A London Muslim community hosted an open iftar, a fast-breaking meal, for the public on Sunday night in which both Muslims and non-Muslims were in attendance.
The communal dinner was hosted by the charity Muslim Outreach and the Kingston Muslim Association in Kingston Upon Thames in south west London and saw up to a hundred people turn up to take part in the fast-breaking.
“My dear brothers and sisters, I’d like to welcome you here today to this special event and join us in experiencing one of the Prophetic traditions in this holy month of Ramadan,” said Shaykh Abdus-Samad, the imam of Kingston Muslim Association.
“We all know Ramadan to be a month in which we abstain from food and drink but I assure you it is more than this. It is a month in which we become closer to God through patience, reflection and, of course, acts of kindness to those around us whether they are Muslim or non-Muslim,” the imam added.
During the event, guests had the opportunity to learn a brief history of some of the most important prophets of Islam, many of whom were followed by in Christianity and Judaism, and were told of other important aspects of the holy month of Ramadan.
Shortly after the call to prayer, a variety of food was served. From Moroccan chicken and couscous to lamb shawarma and Pakistani samosas as well as an assortment of desserts and fruits, members of the community were able to experience through food the different cultures that reside in the London borough.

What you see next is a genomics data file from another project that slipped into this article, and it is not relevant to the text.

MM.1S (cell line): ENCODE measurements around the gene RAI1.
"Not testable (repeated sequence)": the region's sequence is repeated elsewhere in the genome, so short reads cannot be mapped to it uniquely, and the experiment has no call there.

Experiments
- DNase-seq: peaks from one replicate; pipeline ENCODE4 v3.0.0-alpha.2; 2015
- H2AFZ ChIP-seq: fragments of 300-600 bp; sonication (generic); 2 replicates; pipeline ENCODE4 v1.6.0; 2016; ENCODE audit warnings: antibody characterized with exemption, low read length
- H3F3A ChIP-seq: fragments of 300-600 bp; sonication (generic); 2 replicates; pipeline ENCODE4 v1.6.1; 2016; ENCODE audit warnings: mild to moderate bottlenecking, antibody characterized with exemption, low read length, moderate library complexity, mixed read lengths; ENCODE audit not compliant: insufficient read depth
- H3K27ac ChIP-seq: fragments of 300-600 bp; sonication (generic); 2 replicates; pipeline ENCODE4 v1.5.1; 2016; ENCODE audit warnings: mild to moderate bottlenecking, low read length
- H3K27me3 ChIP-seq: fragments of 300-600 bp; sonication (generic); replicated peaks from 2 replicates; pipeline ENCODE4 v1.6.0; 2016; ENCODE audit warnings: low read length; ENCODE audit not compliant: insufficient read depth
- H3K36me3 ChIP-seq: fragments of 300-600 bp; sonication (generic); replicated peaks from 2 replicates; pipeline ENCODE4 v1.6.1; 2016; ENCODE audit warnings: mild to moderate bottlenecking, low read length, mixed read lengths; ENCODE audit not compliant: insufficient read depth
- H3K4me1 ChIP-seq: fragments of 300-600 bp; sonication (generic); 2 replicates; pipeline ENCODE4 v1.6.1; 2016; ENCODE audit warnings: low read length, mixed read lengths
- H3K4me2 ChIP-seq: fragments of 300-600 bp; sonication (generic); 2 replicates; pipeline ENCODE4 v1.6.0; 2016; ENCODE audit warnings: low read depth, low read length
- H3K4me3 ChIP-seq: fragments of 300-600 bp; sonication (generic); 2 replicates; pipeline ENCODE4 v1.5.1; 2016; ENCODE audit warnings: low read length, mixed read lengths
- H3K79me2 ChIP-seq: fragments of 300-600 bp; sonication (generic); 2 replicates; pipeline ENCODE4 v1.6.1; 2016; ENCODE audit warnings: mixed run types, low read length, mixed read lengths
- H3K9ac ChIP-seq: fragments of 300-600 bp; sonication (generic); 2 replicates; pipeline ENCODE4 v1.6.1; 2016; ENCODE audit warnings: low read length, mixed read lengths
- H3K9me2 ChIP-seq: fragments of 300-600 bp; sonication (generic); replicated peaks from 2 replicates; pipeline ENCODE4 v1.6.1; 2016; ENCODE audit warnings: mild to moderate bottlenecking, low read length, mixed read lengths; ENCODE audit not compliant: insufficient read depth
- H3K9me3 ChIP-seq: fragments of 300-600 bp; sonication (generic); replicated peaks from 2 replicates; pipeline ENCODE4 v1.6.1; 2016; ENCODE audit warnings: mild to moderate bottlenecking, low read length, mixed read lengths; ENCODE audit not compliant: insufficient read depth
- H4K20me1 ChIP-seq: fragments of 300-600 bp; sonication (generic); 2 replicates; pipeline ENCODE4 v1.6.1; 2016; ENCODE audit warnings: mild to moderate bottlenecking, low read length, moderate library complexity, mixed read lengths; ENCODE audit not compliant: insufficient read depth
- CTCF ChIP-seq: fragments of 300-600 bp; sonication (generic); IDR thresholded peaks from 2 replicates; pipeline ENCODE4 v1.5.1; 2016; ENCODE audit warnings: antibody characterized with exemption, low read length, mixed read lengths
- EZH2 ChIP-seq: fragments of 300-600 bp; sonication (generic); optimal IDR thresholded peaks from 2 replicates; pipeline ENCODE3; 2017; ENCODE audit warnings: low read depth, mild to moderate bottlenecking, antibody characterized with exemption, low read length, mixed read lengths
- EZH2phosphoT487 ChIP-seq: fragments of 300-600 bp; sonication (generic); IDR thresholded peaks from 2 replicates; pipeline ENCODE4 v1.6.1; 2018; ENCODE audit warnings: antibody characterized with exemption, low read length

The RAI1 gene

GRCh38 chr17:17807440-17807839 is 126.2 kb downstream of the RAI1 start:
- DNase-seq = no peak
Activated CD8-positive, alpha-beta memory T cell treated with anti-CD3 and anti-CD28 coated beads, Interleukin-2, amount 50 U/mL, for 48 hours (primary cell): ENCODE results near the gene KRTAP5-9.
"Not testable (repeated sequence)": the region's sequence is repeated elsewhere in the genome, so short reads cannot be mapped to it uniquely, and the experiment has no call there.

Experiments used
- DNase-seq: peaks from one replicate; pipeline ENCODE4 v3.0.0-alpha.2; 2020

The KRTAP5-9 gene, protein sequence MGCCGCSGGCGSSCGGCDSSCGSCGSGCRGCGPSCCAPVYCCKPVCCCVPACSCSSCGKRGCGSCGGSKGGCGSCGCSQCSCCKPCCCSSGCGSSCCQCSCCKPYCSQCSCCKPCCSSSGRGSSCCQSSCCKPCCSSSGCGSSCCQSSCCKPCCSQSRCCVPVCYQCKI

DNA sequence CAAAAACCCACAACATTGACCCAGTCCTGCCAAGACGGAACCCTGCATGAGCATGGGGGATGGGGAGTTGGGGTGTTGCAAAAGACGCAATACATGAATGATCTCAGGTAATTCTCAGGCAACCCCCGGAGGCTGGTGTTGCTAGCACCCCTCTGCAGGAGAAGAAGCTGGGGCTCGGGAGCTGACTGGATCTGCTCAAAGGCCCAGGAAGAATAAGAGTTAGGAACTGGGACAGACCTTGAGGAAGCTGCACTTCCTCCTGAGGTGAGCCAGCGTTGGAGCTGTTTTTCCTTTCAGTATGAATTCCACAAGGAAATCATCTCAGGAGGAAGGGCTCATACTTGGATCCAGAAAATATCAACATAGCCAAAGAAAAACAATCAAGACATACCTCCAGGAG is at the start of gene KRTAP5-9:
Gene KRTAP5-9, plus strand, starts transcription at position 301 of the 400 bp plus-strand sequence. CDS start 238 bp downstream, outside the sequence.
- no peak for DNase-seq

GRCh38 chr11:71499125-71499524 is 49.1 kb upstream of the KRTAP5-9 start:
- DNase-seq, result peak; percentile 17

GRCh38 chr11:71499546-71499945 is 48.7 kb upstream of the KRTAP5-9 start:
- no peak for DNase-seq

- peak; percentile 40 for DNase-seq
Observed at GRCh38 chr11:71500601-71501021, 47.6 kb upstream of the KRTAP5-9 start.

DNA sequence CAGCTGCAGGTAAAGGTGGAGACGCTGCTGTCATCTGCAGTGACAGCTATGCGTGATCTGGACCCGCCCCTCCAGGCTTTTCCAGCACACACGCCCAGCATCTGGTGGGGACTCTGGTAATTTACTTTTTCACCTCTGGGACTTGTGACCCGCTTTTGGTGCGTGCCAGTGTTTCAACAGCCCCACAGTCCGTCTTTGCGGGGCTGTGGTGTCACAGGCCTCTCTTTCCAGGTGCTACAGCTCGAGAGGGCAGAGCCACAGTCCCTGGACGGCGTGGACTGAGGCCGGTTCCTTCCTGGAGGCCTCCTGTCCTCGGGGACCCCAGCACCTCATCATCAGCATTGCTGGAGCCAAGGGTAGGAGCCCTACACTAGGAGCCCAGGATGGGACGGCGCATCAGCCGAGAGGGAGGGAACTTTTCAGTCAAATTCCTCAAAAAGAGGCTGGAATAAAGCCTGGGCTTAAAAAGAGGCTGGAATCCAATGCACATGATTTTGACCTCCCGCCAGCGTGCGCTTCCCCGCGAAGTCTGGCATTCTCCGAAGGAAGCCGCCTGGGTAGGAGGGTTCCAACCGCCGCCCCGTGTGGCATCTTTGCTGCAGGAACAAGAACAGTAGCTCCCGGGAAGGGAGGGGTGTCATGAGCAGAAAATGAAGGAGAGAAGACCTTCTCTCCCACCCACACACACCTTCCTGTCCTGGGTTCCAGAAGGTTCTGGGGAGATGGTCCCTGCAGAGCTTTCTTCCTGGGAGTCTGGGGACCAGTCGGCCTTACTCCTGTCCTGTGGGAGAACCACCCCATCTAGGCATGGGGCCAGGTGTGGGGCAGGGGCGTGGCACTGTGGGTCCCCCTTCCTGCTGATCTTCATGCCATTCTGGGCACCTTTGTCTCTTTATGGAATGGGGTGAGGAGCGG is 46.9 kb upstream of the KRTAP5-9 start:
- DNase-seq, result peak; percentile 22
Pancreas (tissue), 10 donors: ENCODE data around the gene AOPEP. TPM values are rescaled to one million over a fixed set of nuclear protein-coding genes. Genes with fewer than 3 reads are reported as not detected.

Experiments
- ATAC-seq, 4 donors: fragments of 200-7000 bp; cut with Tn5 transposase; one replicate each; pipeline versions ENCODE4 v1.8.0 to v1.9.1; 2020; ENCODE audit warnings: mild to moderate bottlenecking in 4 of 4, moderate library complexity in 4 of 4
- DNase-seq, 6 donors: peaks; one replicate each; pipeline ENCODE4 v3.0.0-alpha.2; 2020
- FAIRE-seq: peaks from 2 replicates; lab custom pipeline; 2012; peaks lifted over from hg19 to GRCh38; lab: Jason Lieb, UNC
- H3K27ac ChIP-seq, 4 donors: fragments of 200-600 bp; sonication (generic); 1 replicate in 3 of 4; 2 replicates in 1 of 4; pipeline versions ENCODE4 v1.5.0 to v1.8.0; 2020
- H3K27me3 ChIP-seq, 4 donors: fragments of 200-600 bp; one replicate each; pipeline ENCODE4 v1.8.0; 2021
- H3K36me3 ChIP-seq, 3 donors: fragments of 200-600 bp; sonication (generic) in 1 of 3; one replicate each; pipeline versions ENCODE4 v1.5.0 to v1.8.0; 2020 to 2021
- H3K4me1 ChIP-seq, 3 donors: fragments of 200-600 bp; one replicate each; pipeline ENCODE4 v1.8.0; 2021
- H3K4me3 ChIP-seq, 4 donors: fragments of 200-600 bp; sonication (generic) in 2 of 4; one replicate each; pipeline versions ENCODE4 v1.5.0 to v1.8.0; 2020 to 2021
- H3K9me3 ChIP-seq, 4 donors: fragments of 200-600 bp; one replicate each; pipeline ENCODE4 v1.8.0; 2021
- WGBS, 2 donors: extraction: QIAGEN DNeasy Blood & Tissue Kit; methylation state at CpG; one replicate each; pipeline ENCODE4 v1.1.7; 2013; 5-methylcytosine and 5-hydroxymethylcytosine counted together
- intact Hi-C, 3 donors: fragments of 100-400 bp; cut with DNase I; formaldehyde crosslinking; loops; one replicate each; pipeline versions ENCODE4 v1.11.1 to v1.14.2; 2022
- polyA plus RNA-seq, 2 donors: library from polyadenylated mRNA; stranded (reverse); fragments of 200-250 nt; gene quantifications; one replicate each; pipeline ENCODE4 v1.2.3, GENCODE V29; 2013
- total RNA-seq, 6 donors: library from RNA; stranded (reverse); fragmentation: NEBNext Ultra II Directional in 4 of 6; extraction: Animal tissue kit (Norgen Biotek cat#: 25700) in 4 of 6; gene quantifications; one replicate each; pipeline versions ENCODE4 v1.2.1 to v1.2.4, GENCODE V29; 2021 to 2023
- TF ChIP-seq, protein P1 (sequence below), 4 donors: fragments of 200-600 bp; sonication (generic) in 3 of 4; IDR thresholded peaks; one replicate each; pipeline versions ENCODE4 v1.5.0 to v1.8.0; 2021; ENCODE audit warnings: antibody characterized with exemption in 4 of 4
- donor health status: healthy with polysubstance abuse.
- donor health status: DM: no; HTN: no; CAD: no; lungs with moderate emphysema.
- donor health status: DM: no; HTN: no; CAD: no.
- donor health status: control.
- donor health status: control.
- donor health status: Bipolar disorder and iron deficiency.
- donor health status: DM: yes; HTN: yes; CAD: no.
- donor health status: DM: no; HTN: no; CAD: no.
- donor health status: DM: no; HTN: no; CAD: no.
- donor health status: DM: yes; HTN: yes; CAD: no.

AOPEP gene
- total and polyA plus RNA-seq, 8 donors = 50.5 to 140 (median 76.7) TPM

“I always thought Muslims just didn’t drink or eat,” said Isaiah, a medical student studying at Oxford University. “But after today I’ve learnt that Ramadan represents a deeper spiritual meaning to those who observe it,” he added.
Isaiah was also impressed at how the Muslim community were able to retain their energy throughout the day and provide iftar for a large gathering in the evening before going to the mosque for the lengthy night prayer.
“I’m not a Muslim but I try and fast some days in Ramadan to experience what my Muslim neighbors experience,” said Alex, a local resident. “But I’ve never attended an iftar and so I’m very happy to be here, this completes my experience of fasting,” he added.
“I do hope that our community continue to hold events like this. Unfortunately, Muslims in the U.K. are misrepresented by the media and so I believe the only way we can learn about them is by experiencing what they experience and iftar is one such example,” Alex said.
Throughout the Islamic holy month of Ramadan, Muslims across the globe fast from sunrise to sunset. Muslims begin their fast with the sahoor, an early breakfast encouraged by the Prophet Muhammad, and break it with the iftar before going to the mosque and attending the night prayer that lasts till after midnight.